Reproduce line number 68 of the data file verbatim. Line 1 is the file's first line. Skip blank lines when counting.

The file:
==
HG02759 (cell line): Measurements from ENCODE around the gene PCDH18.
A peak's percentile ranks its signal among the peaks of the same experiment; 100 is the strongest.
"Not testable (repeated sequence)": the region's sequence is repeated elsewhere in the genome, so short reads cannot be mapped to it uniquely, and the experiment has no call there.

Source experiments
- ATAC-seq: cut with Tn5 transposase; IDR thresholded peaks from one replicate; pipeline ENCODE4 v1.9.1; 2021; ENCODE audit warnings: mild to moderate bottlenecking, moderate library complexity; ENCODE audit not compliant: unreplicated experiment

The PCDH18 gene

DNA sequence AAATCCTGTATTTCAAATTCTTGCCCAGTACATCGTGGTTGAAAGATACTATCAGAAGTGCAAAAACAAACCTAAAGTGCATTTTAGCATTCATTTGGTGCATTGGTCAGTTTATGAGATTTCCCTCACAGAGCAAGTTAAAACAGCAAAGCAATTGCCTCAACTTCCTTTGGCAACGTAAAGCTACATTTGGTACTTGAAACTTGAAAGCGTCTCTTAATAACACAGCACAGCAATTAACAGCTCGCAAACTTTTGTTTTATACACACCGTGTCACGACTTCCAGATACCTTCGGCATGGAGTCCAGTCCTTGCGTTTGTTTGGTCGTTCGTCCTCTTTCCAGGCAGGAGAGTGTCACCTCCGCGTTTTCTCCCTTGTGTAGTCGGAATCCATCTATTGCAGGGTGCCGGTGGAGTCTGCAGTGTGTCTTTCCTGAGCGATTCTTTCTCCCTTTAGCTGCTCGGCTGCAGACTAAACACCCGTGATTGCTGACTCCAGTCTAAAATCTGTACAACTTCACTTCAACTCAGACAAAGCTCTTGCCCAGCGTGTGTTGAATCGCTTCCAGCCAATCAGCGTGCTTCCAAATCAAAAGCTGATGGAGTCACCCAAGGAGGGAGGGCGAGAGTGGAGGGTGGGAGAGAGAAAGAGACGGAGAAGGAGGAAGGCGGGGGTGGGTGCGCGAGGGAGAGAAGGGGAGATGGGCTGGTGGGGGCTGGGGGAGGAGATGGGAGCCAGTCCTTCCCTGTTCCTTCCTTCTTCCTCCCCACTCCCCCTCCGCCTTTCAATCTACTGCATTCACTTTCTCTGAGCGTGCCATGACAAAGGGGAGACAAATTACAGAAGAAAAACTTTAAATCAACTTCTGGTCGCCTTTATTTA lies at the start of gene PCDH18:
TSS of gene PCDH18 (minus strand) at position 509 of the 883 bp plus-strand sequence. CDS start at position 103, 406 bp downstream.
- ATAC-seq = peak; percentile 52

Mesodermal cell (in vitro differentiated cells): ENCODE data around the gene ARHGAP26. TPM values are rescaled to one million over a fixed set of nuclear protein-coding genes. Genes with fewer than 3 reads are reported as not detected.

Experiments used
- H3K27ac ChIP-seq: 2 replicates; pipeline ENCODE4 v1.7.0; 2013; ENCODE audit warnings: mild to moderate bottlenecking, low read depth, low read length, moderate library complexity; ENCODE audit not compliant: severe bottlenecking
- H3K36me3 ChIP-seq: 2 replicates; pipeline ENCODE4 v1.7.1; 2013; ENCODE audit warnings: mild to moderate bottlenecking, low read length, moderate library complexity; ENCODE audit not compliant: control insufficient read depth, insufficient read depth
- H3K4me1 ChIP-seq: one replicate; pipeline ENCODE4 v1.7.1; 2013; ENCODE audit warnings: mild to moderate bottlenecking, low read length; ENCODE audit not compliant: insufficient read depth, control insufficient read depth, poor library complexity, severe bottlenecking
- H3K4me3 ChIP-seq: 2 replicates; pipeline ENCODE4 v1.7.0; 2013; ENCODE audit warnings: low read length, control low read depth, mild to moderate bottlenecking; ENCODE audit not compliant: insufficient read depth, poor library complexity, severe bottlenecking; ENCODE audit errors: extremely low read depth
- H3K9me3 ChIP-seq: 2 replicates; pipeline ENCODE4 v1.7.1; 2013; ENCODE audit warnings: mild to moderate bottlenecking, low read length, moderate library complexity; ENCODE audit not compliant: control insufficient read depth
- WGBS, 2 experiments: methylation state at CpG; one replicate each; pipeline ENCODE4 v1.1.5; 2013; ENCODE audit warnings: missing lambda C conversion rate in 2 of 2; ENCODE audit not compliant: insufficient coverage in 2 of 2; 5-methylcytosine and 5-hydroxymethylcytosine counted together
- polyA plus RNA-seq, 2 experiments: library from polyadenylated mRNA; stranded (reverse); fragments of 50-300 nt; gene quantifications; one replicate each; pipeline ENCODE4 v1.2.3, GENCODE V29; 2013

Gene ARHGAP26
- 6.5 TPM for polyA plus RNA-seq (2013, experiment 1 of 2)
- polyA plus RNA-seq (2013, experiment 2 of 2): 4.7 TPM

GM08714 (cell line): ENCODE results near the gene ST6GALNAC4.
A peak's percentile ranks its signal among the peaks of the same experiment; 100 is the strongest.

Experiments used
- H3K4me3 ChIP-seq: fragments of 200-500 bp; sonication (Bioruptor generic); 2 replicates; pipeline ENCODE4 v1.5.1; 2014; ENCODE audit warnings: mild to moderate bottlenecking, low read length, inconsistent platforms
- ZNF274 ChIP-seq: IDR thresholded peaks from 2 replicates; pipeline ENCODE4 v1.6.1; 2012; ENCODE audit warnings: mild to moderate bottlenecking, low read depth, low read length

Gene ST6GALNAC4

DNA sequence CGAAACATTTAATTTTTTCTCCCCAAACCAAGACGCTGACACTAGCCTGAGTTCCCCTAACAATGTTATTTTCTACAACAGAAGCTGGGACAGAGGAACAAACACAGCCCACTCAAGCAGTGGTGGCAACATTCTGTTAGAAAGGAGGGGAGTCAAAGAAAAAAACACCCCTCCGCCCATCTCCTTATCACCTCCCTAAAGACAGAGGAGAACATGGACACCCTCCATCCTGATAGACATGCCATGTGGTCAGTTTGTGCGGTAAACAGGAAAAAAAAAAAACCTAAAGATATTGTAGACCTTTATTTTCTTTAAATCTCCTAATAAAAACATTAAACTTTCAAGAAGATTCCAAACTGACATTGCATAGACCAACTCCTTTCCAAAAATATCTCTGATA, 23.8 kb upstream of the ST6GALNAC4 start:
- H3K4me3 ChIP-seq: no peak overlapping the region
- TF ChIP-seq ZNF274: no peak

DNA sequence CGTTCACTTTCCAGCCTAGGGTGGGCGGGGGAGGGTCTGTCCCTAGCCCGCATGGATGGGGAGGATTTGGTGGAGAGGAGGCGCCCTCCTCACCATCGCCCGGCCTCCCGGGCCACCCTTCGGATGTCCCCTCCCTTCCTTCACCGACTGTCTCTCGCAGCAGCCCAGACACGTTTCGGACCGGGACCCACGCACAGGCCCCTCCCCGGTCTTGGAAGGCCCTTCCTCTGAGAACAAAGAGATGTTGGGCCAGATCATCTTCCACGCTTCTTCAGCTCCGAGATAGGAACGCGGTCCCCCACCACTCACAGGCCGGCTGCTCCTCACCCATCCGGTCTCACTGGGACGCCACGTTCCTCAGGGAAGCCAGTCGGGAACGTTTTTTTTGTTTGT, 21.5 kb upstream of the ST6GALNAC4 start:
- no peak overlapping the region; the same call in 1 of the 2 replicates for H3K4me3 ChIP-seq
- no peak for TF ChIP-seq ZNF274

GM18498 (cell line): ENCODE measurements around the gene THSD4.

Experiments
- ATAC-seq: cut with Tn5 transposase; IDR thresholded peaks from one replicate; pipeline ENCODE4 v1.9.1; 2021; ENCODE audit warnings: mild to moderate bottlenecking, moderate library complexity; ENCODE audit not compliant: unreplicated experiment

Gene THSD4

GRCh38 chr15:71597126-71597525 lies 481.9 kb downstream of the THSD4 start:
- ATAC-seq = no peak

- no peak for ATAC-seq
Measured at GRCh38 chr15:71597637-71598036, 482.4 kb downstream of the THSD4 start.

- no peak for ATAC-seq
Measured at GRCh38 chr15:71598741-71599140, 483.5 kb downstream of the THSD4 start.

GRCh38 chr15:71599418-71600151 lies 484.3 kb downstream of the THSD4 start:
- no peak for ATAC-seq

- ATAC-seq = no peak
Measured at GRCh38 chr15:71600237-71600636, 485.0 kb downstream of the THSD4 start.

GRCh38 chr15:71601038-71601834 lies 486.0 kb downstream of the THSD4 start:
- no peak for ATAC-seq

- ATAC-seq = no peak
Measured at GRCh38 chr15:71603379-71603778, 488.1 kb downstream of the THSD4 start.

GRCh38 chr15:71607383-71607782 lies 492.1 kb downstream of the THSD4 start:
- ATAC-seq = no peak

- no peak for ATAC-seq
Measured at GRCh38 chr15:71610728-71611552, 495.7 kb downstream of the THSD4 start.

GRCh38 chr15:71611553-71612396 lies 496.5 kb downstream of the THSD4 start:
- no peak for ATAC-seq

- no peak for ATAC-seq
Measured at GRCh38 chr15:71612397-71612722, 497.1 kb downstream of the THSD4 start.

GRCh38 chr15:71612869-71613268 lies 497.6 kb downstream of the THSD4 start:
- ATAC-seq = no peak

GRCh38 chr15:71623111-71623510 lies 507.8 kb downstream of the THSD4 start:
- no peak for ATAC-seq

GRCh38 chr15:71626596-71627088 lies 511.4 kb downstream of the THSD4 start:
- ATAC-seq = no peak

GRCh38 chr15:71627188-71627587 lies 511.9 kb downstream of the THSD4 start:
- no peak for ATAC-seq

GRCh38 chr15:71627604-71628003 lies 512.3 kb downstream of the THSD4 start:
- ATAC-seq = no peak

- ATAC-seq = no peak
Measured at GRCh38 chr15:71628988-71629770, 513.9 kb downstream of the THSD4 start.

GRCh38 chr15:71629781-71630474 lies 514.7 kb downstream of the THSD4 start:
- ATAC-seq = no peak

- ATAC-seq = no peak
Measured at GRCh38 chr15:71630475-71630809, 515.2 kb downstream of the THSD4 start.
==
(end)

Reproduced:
GRCh38 chr15:71627604-71628003 lies 512.3 kb downstream of the THSD4 start: